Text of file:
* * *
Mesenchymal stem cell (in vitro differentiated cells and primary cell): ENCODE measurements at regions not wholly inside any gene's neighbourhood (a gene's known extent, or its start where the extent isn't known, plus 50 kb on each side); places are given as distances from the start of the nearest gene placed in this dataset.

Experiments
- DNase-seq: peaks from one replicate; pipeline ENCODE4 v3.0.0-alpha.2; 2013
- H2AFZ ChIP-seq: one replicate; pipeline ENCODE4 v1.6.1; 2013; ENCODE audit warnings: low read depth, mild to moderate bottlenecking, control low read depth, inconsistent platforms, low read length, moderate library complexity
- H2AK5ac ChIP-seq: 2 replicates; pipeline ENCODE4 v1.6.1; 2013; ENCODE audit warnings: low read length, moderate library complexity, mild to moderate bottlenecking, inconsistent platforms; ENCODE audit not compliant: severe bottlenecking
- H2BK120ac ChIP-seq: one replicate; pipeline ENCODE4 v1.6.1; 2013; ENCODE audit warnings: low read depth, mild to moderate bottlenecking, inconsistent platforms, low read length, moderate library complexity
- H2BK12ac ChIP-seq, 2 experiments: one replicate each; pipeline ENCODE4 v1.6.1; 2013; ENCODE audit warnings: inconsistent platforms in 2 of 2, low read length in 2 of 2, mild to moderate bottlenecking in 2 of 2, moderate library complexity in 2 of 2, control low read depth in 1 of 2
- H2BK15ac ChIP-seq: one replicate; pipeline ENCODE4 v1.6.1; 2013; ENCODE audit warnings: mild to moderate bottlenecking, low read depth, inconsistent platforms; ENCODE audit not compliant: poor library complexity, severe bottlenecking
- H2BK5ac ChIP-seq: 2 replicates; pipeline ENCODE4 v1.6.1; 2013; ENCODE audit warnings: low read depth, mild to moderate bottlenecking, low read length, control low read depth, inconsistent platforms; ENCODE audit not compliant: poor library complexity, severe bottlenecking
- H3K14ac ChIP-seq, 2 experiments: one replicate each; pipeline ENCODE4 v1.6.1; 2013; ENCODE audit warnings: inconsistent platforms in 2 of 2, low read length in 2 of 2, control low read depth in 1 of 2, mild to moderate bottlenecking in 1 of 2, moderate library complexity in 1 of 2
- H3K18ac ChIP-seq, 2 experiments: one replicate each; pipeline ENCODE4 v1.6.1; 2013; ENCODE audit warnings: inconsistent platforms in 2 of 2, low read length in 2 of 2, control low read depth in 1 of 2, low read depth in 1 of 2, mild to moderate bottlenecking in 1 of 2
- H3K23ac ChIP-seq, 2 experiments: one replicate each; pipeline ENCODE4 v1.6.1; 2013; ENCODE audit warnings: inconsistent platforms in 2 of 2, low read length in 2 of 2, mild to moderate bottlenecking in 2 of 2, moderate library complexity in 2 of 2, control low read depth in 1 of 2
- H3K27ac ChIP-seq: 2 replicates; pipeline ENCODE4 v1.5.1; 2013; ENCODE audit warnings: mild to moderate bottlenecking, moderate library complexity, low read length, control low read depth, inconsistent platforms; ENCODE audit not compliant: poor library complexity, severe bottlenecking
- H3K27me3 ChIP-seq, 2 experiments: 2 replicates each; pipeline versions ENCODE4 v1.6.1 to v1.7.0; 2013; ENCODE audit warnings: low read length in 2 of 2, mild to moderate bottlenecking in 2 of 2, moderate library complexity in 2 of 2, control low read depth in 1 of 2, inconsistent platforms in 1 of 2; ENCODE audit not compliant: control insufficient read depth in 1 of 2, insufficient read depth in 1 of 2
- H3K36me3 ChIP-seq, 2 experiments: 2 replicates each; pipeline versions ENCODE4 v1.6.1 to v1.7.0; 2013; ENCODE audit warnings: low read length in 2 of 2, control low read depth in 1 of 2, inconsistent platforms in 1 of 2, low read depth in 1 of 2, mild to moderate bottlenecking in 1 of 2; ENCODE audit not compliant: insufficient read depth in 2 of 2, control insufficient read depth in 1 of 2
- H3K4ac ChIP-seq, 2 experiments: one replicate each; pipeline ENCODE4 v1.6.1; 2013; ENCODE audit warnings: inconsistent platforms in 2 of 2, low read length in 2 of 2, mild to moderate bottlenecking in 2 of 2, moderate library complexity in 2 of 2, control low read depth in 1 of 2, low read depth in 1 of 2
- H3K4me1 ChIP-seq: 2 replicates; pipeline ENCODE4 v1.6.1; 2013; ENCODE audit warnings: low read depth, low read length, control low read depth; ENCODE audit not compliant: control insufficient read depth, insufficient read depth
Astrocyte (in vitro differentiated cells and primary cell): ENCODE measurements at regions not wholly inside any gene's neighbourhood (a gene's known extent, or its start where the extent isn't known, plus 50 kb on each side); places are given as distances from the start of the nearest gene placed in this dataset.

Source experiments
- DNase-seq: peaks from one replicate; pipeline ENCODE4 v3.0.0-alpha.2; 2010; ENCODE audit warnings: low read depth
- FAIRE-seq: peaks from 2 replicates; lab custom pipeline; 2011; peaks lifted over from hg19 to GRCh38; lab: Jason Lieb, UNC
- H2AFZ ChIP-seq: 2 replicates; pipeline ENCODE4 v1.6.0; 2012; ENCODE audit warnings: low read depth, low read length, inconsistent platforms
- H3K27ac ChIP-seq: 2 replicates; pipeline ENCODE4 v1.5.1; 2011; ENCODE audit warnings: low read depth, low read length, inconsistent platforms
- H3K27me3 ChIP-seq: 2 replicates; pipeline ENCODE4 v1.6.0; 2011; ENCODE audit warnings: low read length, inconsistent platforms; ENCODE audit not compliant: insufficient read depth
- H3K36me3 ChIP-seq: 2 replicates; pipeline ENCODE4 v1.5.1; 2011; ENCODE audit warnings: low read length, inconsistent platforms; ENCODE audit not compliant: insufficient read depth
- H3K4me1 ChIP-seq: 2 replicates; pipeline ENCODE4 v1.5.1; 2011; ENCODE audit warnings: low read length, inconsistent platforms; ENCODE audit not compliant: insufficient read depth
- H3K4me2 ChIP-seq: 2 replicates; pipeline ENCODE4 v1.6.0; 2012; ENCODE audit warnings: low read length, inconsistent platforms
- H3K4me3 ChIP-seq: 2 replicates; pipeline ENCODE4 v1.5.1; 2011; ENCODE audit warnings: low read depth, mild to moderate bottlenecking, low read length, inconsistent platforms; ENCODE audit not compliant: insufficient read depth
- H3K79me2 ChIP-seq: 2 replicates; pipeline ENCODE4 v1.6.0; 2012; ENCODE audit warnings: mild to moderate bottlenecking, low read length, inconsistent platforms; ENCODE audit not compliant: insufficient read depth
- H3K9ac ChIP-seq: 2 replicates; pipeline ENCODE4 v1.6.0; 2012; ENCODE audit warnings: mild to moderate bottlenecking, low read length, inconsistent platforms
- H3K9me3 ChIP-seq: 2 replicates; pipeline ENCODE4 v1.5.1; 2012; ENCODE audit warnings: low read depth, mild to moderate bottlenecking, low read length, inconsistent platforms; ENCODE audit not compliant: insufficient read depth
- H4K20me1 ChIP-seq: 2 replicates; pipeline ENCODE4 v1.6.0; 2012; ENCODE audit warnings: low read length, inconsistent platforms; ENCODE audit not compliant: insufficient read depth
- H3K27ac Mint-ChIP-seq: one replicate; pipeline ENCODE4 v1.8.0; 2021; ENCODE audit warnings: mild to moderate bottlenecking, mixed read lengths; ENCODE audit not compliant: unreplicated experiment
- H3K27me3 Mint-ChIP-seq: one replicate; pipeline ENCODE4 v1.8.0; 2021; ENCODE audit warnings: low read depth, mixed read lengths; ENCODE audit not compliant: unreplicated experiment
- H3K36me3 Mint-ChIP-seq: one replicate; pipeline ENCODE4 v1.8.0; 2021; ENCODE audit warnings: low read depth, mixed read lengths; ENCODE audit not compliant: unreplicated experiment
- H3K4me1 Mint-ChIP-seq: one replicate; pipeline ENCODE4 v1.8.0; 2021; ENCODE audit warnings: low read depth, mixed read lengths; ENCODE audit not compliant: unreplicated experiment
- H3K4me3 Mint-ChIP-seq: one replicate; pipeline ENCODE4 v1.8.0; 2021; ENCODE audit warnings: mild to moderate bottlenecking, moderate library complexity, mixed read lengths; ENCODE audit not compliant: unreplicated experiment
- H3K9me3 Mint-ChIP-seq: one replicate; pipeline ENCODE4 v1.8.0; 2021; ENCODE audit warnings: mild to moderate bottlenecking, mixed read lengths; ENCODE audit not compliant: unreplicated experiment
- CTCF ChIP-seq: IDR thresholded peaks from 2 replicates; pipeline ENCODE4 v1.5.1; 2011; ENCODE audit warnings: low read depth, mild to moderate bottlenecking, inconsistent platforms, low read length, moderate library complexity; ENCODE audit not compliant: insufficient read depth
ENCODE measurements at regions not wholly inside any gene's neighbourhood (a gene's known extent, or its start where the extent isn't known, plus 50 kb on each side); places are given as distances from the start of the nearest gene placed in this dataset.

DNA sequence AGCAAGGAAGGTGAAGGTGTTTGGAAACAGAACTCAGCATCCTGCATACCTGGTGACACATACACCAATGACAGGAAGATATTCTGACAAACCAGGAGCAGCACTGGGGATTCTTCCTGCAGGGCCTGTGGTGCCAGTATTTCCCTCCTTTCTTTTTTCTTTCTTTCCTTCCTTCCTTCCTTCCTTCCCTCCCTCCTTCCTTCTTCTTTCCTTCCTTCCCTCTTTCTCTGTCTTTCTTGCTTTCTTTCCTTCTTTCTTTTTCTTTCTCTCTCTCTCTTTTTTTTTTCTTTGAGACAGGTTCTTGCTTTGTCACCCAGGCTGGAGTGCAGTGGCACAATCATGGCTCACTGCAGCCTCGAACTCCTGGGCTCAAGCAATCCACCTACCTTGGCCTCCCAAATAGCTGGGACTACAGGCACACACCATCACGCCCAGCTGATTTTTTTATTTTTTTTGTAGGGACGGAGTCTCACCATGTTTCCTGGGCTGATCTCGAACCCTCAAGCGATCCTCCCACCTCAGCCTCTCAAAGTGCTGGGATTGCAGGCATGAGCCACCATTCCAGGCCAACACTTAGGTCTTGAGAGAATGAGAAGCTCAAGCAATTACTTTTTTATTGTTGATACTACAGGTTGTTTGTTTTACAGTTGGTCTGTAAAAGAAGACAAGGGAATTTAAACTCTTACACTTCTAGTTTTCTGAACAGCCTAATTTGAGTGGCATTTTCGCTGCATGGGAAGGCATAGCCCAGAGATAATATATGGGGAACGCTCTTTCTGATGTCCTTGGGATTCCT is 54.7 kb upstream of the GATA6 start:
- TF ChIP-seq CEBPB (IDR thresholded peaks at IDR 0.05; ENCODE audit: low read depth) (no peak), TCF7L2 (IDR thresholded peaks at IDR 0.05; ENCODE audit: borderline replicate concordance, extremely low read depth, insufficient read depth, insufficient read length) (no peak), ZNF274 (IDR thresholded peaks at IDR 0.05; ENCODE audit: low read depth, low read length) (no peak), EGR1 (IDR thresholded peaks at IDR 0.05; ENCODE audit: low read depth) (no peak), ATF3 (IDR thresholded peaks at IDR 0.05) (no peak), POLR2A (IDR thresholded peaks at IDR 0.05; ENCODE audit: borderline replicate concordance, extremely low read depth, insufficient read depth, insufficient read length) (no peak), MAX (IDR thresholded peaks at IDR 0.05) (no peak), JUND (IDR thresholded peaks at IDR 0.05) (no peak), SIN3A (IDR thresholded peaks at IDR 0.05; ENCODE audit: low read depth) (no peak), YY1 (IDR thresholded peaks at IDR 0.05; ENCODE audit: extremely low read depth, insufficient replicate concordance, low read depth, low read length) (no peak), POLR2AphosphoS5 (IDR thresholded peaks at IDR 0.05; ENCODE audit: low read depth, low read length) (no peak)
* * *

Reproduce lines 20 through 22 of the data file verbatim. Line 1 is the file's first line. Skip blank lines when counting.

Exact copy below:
- DNase-seq: peaks from one replicate; pipeline ENCODE4 v3.0.0-alpha.2; 2010; ENCODE audit warnings: low read depth
- FAIRE-seq: peaks from 2 replicates; lab custom pipeline; 2011; peaks lifted over from hg19 to GRCh38; lab: Jason Lieb, UNC
- H2AFZ ChIP-seq: 2 replicates; pipeline ENCODE4 v1.6.0; 2012; ENCODE audit warnings: low read depth, low read length, inconsistent platforms